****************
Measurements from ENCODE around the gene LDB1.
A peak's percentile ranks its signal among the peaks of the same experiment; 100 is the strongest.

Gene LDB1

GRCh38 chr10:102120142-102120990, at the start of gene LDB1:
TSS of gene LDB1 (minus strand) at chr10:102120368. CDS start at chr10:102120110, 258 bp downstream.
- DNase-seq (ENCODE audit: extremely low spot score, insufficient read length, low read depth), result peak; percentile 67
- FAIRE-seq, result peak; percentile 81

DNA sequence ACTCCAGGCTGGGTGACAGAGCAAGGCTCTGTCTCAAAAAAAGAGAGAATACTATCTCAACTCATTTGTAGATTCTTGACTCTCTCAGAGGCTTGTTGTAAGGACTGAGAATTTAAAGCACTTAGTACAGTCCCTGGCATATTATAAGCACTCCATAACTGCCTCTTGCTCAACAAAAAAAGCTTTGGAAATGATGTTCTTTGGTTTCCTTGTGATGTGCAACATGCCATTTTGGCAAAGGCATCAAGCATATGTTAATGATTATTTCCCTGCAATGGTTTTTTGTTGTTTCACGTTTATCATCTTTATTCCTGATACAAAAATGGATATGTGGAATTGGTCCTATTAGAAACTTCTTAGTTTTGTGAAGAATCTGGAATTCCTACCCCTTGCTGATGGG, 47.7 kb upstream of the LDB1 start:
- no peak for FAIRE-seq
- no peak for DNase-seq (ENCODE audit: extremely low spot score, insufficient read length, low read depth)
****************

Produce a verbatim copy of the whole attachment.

Measurements from ENCODE around the gene LDB1.
A peak's percentile ranks its signal among the peaks of the same experiment; 100 is the strongest.

Gene LDB1

GRCh38 chr10:102120142-102120990, at the start of gene LDB1:
TSS of gene LDB1 (minus strand) at chr10:102120368. CDS start at chr10:102120110, 258 bp downstream.
- DNase-seq (ENCODE audit: extremely low spot score, insufficient read length, low read depth), result peak; percentile 67
- FAIRE-seq, result peak; percentile 81

DNA sequence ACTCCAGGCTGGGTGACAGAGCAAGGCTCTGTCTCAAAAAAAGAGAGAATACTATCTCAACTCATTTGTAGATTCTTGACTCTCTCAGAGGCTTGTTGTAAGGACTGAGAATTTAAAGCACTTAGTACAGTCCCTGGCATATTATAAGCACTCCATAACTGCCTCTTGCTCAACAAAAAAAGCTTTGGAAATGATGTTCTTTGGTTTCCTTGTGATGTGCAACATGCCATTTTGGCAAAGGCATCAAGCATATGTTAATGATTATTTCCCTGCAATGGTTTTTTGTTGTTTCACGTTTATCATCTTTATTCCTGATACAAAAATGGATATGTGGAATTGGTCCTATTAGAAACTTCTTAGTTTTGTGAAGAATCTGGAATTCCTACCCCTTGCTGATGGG, 47.7 kb upstream of the LDB1 start:
- no peak for FAIRE-seq
- no peak for DNase-seq (ENCODE audit: extremely low spot score, insufficient read length, low read depth)